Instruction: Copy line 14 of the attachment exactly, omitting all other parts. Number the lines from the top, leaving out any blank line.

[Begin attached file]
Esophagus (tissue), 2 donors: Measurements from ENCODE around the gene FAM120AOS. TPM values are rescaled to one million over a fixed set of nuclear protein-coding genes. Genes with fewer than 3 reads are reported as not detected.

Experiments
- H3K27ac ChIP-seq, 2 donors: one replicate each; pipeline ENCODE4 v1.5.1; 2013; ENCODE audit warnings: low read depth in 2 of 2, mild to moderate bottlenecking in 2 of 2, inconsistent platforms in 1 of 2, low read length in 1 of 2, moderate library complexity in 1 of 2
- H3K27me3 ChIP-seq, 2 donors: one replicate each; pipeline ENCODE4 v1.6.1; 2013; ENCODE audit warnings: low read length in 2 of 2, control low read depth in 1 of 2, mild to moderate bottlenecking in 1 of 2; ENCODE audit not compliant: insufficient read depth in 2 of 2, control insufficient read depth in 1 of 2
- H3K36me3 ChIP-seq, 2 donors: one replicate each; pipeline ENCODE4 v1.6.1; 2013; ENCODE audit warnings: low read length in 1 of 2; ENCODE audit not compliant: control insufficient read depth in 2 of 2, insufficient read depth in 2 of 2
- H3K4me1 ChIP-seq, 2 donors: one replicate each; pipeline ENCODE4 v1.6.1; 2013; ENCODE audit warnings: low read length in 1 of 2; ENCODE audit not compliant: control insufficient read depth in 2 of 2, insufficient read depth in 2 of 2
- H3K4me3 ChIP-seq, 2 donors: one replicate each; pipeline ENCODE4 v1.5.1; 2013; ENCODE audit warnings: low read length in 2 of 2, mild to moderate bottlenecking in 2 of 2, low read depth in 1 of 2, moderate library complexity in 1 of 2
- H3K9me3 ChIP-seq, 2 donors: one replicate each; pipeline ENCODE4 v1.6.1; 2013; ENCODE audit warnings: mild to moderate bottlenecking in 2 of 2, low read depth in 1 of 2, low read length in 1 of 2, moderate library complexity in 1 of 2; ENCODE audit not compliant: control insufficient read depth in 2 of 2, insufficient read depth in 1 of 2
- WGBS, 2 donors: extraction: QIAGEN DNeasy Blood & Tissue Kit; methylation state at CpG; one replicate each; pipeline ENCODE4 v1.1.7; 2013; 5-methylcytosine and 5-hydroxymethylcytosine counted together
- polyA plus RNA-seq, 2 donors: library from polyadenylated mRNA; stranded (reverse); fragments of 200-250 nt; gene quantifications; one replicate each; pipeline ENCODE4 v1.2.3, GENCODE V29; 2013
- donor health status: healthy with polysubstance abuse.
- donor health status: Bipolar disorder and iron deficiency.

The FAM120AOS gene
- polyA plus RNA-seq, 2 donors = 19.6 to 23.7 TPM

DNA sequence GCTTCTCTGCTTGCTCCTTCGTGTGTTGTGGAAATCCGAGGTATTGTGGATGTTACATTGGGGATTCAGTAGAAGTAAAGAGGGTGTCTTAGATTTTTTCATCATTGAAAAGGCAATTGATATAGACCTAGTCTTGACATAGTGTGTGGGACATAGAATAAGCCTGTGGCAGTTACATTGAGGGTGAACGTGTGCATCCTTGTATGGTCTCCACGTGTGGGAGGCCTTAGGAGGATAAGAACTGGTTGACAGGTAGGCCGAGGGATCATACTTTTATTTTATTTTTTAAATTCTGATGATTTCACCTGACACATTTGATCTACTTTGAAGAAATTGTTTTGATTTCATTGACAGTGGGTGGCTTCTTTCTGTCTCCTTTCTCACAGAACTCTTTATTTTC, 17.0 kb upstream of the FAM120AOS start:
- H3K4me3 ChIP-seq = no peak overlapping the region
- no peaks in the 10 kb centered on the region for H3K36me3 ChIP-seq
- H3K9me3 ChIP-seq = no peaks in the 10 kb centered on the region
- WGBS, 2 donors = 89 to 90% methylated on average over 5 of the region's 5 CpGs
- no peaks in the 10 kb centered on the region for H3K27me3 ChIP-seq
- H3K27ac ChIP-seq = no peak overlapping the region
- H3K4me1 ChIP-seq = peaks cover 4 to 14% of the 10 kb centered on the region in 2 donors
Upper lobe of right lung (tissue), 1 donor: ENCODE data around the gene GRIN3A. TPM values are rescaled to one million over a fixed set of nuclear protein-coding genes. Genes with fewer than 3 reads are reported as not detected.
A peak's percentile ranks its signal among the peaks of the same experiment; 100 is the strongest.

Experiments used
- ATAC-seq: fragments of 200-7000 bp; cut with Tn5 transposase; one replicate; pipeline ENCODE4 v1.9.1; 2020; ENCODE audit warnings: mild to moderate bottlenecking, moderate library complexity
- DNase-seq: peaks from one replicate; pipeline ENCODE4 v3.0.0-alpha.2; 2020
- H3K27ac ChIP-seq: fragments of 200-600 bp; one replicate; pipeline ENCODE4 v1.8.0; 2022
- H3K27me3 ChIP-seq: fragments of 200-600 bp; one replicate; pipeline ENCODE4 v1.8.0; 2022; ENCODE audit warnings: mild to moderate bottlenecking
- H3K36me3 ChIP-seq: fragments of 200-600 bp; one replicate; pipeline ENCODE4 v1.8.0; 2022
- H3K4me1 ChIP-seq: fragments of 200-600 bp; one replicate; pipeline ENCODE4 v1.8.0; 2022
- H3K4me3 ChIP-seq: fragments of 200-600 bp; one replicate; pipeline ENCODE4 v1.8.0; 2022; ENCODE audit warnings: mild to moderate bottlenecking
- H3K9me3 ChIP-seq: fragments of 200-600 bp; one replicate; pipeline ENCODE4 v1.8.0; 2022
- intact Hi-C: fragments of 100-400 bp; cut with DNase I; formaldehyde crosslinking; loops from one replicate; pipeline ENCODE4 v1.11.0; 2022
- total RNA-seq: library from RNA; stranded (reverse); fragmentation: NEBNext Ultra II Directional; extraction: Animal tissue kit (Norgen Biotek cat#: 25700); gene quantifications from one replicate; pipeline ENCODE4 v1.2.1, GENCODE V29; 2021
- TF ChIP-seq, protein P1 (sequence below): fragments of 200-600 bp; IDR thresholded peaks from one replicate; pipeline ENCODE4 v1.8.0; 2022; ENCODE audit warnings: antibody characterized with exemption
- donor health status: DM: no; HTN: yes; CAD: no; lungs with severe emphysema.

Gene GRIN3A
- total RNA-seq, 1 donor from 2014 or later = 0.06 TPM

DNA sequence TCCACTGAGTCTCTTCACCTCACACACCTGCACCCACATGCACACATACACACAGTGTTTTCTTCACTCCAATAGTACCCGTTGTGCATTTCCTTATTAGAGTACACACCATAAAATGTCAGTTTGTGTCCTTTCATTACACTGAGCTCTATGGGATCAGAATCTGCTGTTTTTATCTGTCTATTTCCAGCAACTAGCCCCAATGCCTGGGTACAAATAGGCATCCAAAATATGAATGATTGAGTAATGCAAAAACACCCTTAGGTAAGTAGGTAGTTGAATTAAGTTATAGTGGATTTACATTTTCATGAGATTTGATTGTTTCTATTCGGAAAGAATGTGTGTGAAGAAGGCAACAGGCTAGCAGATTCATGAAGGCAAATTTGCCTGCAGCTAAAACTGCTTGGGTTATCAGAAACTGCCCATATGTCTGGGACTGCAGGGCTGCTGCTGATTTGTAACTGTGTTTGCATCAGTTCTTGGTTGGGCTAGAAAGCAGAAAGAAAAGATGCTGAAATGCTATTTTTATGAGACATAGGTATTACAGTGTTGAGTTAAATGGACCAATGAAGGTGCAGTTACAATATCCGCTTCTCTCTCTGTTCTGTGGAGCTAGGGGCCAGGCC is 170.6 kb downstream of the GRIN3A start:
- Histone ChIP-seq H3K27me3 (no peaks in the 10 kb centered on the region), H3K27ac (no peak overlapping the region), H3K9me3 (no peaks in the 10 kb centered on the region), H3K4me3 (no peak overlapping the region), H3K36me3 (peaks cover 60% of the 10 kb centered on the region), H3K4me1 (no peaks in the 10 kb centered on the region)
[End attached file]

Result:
- polyA plus RNA-seq, 2 donors = 19.6 to 23.7 TPM